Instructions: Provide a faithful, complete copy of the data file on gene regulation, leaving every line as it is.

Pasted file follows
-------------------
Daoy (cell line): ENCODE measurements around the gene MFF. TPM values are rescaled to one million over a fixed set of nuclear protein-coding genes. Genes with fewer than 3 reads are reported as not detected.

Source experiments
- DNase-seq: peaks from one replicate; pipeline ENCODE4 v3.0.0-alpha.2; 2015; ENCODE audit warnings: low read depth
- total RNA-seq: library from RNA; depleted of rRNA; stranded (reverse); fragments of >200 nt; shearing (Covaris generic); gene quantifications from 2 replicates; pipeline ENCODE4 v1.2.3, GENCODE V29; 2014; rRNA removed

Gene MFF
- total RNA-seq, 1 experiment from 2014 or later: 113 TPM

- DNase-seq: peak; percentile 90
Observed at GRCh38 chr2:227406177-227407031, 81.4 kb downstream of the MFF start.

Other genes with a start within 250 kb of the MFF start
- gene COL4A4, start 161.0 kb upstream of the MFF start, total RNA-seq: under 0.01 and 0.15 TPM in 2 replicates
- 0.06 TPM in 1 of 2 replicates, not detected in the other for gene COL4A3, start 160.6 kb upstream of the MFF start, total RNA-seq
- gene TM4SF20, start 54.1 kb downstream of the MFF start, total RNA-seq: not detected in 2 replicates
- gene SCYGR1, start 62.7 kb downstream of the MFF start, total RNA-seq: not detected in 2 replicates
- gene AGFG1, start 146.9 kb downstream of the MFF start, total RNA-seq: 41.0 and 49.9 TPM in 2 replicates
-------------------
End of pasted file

Daoy (cell line): ENCODE measurements around the gene MFF. TPM values are rescaled to one million over a fixed set of nuclear protein-coding genes. Genes with fewer than 3 reads are reported as not detected.

Source experiments
- DNase-seq: peaks from one replicate; pipeline ENCODE4 v3.0.0-alpha.2; 2015; ENCODE audit warnings: low read depth
- total RNA-seq: library from RNA; depleted of rRNA; stranded (reverse); fragments of >200 nt; shearing (Covaris generic); gene quantifications from 2 replicates; pipeline ENCODE4 v1.2.3, GENCODE V29; 2014; rRNA removed

Gene MFF
- total RNA-seq, 1 experiment from 2014 or later: 113 TPM

- DNase-seq: peak; percentile 90
Observed at GRCh38 chr2:227406177-227407031, 81.4 kb downstream of the MFF start.

Other genes with a start within 250 kb of the MFF start
- gene COL4A4, start 161.0 kb upstream of the MFF start, total RNA-seq: under 0.01 and 0.15 TPM in 2 replicates
- 0.06 TPM in 1 of 2 replicates, not detected in the other for gene COL4A3, start 160.6 kb upstream of the MFF start, total RNA-seq
- gene TM4SF20, start 54.1 kb downstream of the MFF start, total RNA-seq: not detected in 2 replicates
- gene SCYGR1, start 62.7 kb downstream of the MFF start, total RNA-seq: not detected in 2 replicates
- gene AGFG1, start 146.9 kb downstream of the MFF start, total RNA-seq: 41.0 and 49.9 TPM in 2 replicates